As a general guesstimate, we could expect an adult Maltipoo Pug cross to be in the region of 10″ to 15″ in height and between 10lbs and 20lbs.
Color and Coat Types
We can hypothesize that the Maltipoo Pug will present with some variation of their parent’s coat and color types.
The Pug brings very recognizable coloring of fawn/tan body and typically black marking around the face and muzzle. In terms of coat type, a Pug is short and smooth and would be considered a moderate shedder.
As the Maltese parent of the Maltipoo only comes in white and very light shades, the majority of Maltipoos will be fair color in coat. Most often they are white or cream but they do have the potential to be any variation of Poodle coloring too however this is rarer. The Maltipoo’s coat type will be medium to long and wavy to curly. Most Maltipoos are low shedding.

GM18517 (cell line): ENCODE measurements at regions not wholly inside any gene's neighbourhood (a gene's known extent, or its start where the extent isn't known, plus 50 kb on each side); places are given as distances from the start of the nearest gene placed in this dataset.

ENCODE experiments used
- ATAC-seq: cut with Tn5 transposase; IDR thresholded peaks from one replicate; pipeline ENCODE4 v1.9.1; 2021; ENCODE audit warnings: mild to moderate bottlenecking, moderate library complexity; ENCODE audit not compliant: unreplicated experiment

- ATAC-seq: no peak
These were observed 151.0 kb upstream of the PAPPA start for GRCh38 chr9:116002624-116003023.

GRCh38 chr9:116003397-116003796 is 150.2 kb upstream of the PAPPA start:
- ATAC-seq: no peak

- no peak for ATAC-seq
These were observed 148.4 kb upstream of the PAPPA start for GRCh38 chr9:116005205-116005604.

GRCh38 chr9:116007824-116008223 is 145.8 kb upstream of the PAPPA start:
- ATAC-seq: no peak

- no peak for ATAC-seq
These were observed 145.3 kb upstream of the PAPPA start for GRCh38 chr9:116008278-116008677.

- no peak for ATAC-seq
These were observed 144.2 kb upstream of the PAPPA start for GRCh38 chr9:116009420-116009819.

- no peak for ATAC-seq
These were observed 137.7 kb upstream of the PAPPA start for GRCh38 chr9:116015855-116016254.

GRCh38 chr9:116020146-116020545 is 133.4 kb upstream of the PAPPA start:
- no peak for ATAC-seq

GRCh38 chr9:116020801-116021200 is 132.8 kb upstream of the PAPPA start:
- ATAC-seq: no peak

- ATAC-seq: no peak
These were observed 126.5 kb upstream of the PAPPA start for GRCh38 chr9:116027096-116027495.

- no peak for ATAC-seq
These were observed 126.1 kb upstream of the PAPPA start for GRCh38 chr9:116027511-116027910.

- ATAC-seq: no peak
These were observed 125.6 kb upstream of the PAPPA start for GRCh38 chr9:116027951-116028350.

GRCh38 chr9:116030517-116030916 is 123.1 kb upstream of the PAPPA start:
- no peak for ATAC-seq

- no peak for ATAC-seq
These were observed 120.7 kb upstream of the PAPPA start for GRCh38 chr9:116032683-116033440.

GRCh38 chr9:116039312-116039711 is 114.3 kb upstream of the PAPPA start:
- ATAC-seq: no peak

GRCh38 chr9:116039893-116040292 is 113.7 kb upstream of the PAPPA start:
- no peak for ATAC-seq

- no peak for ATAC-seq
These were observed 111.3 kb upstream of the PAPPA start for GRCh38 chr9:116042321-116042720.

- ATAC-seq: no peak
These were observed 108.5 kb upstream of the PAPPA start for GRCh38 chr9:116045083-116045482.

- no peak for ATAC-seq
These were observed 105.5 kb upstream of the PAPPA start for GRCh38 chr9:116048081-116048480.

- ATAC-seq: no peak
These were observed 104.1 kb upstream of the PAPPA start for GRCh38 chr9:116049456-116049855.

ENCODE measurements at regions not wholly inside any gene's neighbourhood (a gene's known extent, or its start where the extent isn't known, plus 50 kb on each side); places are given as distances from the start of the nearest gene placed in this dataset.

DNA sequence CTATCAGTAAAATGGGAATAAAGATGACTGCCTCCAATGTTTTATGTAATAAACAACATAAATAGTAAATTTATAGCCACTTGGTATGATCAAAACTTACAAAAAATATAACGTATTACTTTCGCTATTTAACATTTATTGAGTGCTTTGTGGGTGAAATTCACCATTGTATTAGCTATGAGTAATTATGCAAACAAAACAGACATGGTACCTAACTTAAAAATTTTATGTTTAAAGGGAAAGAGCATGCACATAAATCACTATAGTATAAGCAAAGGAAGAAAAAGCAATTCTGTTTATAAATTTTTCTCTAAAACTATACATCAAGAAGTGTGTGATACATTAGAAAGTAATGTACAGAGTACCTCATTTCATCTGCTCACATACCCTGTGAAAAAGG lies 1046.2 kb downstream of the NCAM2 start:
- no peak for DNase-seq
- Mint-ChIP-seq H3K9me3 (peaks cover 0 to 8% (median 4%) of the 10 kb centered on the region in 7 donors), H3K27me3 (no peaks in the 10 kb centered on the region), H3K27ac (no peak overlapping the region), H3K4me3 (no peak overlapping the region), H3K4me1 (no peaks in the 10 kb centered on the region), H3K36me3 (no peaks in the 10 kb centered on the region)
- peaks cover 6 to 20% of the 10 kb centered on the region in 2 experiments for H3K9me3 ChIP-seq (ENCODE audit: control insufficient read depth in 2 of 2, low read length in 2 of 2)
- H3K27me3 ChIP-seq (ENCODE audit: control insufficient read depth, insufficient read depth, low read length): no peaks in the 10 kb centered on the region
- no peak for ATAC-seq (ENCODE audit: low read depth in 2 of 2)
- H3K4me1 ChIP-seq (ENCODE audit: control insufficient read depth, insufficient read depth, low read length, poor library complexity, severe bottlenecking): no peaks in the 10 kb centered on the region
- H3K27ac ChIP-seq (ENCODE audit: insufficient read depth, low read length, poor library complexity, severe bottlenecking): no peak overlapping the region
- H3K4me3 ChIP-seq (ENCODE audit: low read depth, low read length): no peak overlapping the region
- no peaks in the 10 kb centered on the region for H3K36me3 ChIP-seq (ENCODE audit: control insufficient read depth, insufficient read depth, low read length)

It really is a roll of the genetic dice when trying to predict the coat type and color that will result from crossing the Maltipoo and Pug. It would be expected that they will present as longer coated than the Pug with a waved pattern that will shed less but require more diligent grooming.
Color really is a gamble however as the mix of 50% Pug, it is likely Pug coloring and marking patterns may be more prevalent.
Adding the Maltipoo to the Pug helps with some very Pug-specific health issues which may be less likely to be seen in the resultant hybrid litter. However, there are some health concerns that befall both the Maltipoo and Pug and as such may be passed on.
These primarily relate to their small builds as Toy breeds. A list of the potential health considerations is outlined below:
- Dental issues
- Patellar Luxation